From the same recipe book, not a bread at all but a cake for sharing. Not too sweet but beautifully moist and very easy to eat. I should feel guilty about out of season raspberries but sometimes you just need a treat, especially if you have a friend visiting who also deserves treating. Cake is good!

The Panasonic instruction and recipe booklet which came with the bread maker provided the rest of February’ bread recipes, and a good pizza base.

Apricot and Almond Loaf

If you have this recipe and haven’t tried it you need to do so! A higher protein bread, thanks to the ground almonds, this was wonderfully filling as a breakfast loaf. Toasted with butter and honey it was a real indulgence and I wish I’d had some marmalade to try it with. It was also surprisingly good with a hard, mild goats’ cheese. This loaf may cause me to stray from my aim of baking a different loaf every time I bake this year, just writing about it I want a slice.

Honey, Sunflower and Spelt Loaf

Another very indulgent baked offering. This should have been 50/50 white and wholemeal wheat flours but I didn’t have wholemeal wheat so used wholemeal spelt instead. A delicious and versatile bread I’d be happy to eat every day.

Pizza Bread

Being vegetarian I skipped the pepperoni the recipe called for, I know I could have used a vegetarian version but I’m not really a fan of fake meat, otherwise I followed the recipe as written. What a treat! The olives I used were stuffed with sun-dried tomatoes but I’d like to try it again with a mix of those and garlic stuffed ones. Probably not a loaf I’d want daily but it was tasty and made fantastic fake pizza, like cheese on toast but with tomato purée spread between the bread and the cheese.

Now to decide what to try baking next.

Old hat, new tricks

Published March 4, 2015 by Storm

Having decided that every knitting project I started this year should include a technique new to me in some way, I found myself needing to knit a second hat to a pattern I’d used just before Christmas. The question was how to integrate a new technique into something I’d done before. I’d recently bought two books in The Works, Knit Step By Step and Crochet Step By Step, so decided to try the Twisted Double Cast On shown in the former. If I’m honest I didn’t get it quite right! I got a cast on edge which wasn’t going to unravel but instead of the very stretchy cast on promised I got an edge with much less stretch than my usual Long Tail Cast On; however, I think I can see where I went wrong so I will have another try before too long.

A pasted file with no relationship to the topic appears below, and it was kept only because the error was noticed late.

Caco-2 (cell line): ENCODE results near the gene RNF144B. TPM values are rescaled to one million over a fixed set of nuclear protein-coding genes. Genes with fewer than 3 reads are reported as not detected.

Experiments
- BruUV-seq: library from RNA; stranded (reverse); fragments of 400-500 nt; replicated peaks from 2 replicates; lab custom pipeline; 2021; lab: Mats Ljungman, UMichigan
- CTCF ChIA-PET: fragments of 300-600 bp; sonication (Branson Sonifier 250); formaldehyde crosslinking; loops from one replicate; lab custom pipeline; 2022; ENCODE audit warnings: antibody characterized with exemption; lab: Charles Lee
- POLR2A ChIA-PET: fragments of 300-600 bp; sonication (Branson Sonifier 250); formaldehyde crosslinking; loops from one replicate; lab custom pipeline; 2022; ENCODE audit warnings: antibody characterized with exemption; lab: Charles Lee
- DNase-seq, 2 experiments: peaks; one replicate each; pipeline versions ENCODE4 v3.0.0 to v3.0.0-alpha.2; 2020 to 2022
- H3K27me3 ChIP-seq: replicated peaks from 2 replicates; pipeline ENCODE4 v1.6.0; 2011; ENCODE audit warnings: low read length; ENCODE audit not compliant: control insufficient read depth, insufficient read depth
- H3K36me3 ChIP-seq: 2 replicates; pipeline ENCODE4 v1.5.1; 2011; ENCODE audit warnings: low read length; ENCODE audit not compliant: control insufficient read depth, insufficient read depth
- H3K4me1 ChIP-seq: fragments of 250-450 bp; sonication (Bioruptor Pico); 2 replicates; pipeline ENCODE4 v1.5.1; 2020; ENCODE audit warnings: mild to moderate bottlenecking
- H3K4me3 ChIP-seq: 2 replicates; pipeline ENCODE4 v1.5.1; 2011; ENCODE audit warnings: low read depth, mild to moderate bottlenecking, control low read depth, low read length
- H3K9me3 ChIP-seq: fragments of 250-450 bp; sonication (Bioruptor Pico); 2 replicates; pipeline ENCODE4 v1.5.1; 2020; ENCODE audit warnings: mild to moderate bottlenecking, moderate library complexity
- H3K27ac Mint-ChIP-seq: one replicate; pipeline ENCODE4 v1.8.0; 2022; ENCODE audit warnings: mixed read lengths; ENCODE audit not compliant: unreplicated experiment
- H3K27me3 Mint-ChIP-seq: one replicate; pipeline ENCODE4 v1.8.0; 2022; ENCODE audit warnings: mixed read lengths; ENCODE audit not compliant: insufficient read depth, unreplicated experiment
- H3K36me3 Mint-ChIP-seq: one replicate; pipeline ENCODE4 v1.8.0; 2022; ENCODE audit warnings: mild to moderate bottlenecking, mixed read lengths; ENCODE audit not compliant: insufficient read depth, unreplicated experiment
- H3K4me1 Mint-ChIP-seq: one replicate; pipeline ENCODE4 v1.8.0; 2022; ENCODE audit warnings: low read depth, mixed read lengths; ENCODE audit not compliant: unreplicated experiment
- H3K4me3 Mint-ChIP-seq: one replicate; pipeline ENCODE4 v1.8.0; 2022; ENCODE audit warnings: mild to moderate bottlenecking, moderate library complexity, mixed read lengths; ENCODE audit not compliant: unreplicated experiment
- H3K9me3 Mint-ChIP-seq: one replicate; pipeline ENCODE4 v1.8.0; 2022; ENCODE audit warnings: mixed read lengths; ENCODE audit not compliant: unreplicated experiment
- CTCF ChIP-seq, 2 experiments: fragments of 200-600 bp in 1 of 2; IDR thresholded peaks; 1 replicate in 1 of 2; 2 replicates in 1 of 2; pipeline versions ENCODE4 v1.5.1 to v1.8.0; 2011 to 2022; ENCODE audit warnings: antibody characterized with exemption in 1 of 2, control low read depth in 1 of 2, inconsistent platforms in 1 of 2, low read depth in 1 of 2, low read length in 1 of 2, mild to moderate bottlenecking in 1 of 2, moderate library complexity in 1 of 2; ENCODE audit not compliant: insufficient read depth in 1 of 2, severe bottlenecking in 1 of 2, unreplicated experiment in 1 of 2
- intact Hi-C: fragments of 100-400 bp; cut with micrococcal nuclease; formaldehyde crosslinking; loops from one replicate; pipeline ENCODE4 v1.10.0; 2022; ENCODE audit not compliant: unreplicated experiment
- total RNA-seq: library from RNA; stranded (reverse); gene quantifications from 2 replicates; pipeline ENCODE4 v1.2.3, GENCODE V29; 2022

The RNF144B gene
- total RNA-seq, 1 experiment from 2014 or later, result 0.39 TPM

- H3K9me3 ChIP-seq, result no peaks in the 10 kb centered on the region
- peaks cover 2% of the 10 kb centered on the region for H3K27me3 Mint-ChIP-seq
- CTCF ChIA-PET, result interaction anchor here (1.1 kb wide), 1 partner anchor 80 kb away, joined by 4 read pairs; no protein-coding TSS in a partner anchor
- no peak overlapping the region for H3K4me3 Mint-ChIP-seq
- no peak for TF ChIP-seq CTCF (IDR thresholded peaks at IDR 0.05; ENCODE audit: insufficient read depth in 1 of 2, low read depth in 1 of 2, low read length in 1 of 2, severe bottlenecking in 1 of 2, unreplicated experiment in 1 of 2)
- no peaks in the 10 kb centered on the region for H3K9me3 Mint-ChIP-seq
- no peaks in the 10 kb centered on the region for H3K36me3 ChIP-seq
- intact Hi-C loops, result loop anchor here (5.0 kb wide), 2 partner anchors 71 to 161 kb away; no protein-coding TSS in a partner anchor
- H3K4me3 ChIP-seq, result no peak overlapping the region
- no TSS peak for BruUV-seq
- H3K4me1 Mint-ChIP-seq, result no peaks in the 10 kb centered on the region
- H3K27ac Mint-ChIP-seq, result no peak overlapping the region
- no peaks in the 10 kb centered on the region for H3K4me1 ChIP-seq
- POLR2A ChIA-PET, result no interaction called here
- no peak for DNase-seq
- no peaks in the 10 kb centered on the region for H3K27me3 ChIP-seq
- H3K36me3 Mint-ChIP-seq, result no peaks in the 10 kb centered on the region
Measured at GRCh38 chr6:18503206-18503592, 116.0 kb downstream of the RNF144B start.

I was more successful with a second new technique I tried. I’ve always used magic loop when knitting hats in the round, the only method I knew of knitting a tube with a smaller circumference than the length of my circular needle. On this hat I was just finding magic loop really irritating; so much time wasted pulling the spare length of the needle’s cable through twice per round, and it wasn’t really a long enough cable. I decided to see if it would work just having one loop for the spare length of the needle, sure enough it did. Of course I knew I couldn’t be the first to use this technique so the next challenge was to find out what it was called; Ravelry to the rescue, another knitter made sense of my description of what I’d done and was able to tell me it’s a technique called Travelling Loop.

I didn’t think to take any pictures to illustrate the techniques I was trying, but here’s the finished hat (as modelled by Mog).